ERIC Number: ED240614
Record Type: RIE
Publication Date: 1983-Nov
Reference Count: 0
Sequencing Writing Tasks on the Basis of Their Cognitive Demands.
An examination of student papers from three universities on the same tasks revealed that expository writing tasks were less demanding cognitively than argumentative writing tasks and that argumentative writing tasks were less demanding than speculative tasks. Another finding was that when students were able to translate a generalized task into personally meaningful problems, they used more sophisticated strategies. These findings suggest that writing tasks should be designed sequentially to stimulate students to operate on cognitive levels that challenge their thinking and engage their interest so that they will be motivated to draw upon the resources they possess. Summary writing offers such potential. Students can be shown that summaries have "cognitive levels" that can be related to the use of reading materials as sources for developing their ideas. Summaries at the restatement level, which draw on the text's actual language, are analogous to the use of direct quotations in their writing. Summaries at the descriptive level, which follow sequentially the text's main arguments, are related to the use of paraphrase in their writing. And summary writing at the analytic level, which requires students to take arguments apart to see how they are constructed, prepares them to view the reading texts critically and to use them as take-off points in exploring their own thinking. (HOD)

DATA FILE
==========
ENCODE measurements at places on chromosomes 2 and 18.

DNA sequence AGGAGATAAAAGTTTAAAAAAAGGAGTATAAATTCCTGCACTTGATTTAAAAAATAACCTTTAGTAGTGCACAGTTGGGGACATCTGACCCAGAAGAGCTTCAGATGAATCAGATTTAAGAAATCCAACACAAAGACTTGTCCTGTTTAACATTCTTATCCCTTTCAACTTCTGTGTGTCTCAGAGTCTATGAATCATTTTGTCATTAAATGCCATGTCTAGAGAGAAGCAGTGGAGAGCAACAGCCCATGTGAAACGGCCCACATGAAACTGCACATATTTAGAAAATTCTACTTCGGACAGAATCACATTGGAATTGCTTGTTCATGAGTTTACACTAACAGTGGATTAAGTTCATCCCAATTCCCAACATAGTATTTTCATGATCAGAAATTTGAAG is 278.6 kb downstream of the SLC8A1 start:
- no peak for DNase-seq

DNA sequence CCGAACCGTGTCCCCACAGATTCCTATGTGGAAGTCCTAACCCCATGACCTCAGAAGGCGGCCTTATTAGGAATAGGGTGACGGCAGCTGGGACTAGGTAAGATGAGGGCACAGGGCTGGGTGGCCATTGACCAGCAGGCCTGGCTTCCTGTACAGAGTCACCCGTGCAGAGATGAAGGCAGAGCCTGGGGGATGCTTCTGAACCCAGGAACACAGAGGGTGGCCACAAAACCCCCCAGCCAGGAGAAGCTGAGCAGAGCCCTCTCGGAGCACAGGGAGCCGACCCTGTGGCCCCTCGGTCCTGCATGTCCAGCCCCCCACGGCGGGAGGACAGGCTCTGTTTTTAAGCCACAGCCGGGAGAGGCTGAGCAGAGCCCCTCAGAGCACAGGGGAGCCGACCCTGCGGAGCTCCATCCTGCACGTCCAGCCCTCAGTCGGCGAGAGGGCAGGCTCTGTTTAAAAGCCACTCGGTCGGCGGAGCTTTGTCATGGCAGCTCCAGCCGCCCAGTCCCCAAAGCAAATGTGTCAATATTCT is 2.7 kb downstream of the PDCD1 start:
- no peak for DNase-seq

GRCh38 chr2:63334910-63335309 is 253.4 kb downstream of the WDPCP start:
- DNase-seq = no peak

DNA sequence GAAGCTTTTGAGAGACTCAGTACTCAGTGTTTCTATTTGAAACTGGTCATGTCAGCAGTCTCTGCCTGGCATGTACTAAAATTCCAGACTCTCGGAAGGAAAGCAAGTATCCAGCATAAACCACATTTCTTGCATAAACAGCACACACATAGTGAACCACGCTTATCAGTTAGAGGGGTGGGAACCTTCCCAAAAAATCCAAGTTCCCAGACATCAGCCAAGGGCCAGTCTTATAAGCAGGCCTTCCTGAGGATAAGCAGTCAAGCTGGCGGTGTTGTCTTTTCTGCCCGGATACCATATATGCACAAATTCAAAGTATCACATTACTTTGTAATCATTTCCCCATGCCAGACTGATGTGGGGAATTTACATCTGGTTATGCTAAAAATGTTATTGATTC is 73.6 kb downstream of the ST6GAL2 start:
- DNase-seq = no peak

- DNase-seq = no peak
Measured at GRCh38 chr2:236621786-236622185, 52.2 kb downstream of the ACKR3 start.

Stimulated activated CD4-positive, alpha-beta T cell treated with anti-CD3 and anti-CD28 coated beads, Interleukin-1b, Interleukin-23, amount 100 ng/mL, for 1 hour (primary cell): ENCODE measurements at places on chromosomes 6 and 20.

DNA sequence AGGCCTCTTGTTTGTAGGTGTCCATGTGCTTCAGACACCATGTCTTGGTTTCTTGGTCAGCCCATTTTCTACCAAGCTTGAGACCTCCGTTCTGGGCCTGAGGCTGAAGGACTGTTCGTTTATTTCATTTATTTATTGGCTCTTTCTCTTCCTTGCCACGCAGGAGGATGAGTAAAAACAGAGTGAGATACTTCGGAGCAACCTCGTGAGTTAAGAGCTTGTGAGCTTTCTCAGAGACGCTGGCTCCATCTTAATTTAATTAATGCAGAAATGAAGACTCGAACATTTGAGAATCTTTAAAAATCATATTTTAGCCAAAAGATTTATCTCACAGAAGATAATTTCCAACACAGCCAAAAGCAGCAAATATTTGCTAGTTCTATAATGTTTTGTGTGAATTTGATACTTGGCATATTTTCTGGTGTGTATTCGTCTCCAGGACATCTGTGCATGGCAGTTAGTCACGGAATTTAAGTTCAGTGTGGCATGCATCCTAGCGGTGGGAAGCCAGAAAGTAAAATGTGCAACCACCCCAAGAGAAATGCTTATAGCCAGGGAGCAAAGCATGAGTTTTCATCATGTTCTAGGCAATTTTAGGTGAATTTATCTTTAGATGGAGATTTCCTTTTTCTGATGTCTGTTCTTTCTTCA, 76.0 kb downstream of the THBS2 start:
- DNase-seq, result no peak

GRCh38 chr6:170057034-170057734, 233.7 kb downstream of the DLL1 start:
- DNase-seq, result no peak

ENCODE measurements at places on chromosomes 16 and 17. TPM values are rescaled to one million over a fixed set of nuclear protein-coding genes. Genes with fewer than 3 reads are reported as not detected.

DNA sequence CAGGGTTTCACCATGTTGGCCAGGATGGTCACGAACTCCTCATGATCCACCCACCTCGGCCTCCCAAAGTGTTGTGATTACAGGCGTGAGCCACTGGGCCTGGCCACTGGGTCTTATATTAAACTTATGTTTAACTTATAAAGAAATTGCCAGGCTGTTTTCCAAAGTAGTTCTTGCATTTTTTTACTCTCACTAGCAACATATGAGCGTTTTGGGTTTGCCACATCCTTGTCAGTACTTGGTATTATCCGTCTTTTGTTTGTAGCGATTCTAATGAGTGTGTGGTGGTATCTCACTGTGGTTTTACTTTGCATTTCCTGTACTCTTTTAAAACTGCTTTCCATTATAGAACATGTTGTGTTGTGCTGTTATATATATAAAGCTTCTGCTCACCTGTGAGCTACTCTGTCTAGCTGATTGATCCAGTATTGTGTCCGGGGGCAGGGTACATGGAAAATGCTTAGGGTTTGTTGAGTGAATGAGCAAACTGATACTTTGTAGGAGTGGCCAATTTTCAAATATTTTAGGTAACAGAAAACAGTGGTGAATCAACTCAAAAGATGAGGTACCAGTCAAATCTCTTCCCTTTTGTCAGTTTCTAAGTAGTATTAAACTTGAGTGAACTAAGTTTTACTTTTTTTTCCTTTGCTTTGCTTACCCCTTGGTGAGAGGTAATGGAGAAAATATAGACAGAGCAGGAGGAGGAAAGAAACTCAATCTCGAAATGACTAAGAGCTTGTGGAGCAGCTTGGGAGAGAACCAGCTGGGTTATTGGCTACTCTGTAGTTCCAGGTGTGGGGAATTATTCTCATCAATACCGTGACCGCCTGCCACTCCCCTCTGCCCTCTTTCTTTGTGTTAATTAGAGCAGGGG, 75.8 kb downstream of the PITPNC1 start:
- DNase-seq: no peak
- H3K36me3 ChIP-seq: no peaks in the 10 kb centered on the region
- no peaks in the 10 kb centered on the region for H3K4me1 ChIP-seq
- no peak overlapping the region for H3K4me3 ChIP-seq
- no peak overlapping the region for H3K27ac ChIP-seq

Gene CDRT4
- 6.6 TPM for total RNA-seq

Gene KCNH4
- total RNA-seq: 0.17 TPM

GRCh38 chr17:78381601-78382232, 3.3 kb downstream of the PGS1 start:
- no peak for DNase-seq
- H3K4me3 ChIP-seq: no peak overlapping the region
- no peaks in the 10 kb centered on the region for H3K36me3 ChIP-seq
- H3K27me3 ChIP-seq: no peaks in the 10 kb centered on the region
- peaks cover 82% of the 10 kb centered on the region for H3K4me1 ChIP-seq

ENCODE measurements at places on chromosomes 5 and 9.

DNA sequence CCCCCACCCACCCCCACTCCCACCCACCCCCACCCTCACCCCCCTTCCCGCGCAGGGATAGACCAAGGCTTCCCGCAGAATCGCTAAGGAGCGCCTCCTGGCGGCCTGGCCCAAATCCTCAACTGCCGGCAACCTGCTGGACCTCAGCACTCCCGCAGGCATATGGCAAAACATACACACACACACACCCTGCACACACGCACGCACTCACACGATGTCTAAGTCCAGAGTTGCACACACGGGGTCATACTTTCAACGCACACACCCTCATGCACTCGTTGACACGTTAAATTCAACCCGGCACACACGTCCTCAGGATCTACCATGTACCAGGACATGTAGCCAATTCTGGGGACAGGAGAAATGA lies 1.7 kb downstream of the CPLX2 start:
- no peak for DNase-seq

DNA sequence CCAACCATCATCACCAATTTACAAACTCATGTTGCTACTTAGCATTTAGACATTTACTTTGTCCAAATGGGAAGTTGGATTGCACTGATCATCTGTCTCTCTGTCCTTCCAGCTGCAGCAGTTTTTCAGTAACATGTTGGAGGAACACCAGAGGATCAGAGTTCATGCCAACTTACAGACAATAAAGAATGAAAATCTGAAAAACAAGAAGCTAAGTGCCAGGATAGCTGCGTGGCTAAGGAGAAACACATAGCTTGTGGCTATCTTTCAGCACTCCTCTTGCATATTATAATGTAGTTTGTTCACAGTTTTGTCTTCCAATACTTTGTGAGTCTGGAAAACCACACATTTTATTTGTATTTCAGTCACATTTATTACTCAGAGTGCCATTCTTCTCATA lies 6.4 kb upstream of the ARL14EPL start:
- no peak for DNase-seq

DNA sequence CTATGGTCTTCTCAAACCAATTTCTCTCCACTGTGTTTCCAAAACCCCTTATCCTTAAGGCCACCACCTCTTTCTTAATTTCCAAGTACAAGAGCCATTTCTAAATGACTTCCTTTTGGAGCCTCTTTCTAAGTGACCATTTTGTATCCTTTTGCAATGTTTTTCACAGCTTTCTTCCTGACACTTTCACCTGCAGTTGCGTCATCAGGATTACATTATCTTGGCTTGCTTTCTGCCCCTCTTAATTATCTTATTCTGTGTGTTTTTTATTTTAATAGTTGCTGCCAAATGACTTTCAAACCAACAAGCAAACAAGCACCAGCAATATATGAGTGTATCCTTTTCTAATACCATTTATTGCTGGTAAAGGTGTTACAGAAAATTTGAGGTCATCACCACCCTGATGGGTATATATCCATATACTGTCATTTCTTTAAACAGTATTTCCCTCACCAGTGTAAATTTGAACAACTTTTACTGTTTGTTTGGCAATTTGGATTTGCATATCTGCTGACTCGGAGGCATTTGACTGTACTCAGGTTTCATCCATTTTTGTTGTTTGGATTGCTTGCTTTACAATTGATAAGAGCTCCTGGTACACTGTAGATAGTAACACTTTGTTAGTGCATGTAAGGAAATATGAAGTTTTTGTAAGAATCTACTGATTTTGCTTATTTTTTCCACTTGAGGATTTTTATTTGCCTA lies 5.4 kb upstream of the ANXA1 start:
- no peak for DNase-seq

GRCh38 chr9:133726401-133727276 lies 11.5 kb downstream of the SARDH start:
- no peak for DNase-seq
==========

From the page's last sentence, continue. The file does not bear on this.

Publication Type: Reports - Research; Speeches/Meeting Papers
Education Level: N/A
Authoring Institution: N/A
Identifiers: Reading Writing Relationship; Summary Writing
Note: Paper presented at the Annual Meeting of the National Council of Teachers of English (73rd, Denver, CO, November 18-23, 1983).